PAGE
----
Barbara Hammer, Superdyke
Jul 19 — Jul 28, 2019
“I choose film and video as a medium to make the invisible, visible. Anyone can be left out of history. I am compelled to reveal and celebrate marginalized peoples whose stories have not been told. . . . I want people to leave the theater with fresh perceptions and emboldened to take active and political stances for social change in a global environment.”—Barbara Hammer
When legendary filmmaker Barbara Hammer died earlier this year, she left behind an incomparable, enduringly vital body of work. This comprehensive retrospective offers New York audiences an opportunity to experience her films in optimal conditions, thanks to painstaking restorations and thoughtful presentations by two people who have long been close to her work.
The program, organized by KJ Relth, film programmer at UCLA Film & Television Archive, and Mark Toscano, film preservationist at the Academy Film Archive, was originally presented in Los Angeles with the participation of Barbara Hammer in 2018. Two of these discussions are archived online here and here. The series description below and individual programs were written by Relth and Toscano.
By the very nature of her multifaceted identity, lesbian feminist filmmaker and artist Barbara Hammer (1939–2019) maintained a formal fluidity in her half-century-long practice effectively unparalleled by any living moving image maker. From her first Super 8 experiment, Schizy (1968), Hammer gave herself permission to fearlessly follow her instincts. Through her explicit and politically charged work of the 1970s to her material interactions and printing exercises of the 1980s and continuing with her seamless adoption of analog and digital video, Hammer’s visual lyricism and sensuality dance invariably within each of her over 80 moving image works in a conscious, active (re)writing and (re)defining of a singular cinematic language.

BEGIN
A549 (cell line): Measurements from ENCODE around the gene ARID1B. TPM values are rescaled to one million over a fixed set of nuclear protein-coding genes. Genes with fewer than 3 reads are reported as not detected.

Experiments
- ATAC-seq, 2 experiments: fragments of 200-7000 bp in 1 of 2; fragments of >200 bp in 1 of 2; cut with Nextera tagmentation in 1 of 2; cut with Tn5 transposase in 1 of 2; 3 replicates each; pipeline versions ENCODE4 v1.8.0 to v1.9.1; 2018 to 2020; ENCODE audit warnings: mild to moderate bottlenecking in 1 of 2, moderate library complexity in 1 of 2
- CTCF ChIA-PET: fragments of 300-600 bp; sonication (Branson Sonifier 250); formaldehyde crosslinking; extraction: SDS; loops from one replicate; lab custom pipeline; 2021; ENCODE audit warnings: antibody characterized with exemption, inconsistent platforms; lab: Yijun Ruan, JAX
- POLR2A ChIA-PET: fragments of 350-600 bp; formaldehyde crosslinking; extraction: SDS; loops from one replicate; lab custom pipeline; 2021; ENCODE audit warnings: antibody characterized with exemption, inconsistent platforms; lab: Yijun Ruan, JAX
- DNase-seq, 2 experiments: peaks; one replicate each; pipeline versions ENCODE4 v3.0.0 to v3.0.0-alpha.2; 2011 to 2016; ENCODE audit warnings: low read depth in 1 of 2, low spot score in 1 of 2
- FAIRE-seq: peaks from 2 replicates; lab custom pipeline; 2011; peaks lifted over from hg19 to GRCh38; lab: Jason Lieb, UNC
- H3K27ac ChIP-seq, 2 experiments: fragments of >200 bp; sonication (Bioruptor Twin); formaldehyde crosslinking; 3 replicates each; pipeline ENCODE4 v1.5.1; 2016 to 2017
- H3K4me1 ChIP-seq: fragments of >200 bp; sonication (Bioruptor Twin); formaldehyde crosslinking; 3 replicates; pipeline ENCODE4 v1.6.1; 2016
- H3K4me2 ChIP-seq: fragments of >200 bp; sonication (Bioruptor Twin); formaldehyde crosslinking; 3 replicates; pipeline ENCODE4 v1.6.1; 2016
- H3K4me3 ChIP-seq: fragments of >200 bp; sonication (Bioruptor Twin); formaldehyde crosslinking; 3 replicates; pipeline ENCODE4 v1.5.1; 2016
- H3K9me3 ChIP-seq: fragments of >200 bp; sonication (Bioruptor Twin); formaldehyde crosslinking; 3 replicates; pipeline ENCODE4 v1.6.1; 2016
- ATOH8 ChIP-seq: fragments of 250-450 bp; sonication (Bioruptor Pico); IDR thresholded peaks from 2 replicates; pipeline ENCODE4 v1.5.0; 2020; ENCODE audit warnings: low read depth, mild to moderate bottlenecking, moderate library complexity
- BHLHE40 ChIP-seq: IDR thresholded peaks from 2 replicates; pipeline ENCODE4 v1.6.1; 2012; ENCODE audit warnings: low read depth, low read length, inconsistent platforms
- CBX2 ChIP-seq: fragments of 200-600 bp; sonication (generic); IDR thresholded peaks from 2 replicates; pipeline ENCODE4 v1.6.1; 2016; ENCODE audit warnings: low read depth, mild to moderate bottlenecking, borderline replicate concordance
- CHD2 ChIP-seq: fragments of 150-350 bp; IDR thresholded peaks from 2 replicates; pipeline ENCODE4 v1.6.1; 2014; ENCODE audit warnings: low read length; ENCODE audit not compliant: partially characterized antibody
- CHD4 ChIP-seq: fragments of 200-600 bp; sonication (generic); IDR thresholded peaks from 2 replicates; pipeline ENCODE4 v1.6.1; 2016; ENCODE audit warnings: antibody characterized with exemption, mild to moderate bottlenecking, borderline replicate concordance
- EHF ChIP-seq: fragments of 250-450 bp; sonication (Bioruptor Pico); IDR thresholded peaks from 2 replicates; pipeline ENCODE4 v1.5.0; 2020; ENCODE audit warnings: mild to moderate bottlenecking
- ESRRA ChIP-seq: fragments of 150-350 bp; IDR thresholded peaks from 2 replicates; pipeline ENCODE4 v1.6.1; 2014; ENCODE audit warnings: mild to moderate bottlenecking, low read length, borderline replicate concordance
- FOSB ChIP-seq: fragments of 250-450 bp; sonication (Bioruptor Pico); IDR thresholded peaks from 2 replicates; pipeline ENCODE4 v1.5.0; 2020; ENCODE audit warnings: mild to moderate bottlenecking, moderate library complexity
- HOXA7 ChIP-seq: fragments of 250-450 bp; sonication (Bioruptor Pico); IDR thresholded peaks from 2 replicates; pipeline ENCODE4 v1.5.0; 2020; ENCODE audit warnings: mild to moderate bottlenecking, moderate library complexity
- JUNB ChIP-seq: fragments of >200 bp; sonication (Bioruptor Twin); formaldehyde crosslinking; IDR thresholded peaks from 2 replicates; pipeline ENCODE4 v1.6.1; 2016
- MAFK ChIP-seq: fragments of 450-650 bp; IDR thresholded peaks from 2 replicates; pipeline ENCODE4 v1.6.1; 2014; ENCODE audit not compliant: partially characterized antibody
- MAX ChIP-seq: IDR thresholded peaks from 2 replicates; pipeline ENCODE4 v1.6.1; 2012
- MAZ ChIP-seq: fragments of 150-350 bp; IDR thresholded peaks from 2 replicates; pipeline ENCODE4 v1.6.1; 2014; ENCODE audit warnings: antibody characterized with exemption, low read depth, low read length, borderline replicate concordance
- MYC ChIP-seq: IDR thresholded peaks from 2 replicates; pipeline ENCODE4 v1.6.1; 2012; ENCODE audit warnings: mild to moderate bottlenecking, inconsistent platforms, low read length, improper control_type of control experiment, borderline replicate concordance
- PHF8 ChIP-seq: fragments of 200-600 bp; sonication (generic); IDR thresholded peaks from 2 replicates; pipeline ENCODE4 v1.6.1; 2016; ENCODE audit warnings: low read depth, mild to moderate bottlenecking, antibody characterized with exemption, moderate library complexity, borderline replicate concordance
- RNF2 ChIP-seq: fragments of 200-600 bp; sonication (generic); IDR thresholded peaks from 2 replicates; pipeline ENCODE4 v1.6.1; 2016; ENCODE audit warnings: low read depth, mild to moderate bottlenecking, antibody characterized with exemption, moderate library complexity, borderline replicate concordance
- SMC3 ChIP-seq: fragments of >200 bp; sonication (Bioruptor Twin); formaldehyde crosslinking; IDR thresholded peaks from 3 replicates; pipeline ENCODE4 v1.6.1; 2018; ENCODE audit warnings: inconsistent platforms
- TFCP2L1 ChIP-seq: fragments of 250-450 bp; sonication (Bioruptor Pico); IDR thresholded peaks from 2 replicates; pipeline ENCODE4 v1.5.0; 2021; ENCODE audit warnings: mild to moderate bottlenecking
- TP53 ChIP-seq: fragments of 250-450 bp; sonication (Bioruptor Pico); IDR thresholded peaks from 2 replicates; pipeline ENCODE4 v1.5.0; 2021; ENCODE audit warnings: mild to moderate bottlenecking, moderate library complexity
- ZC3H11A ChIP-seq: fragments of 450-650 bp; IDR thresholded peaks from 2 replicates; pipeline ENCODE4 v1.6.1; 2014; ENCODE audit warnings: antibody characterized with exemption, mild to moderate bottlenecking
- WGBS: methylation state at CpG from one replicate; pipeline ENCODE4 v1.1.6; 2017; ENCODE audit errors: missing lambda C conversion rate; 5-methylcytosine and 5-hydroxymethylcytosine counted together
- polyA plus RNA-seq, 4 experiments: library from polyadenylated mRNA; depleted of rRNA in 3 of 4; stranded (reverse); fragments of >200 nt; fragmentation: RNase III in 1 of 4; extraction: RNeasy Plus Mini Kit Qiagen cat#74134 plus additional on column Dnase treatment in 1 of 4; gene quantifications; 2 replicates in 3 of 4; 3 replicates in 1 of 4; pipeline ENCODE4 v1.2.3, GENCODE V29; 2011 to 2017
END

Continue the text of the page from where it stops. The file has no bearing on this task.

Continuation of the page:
Capturing subjects considered verboten—joyous lesbian sensuality, female sexual pleasure, aging, death and dying, menstruation—Hammer boldly confronts normative representations of women and characterizations of gender expression, commanding and claiming space for a refreshingly new aesthetic and sensibility, queer or otherwise, in experimental film that continues to inspire generations of artists across myriad layers of identification. Her inclusion of queer women in works both traditionally documentative and those more performative allowed for not just increased visibility of lesbian culture in their day, but also an invaluable archive of the ever-evolving political and social objectives of communities often rendered invisible.
Organized by KJ Relth and Mark Toscano
Co-presented by Academy of Motion Picture Arts and Sciences and UCLA Film and Television Archive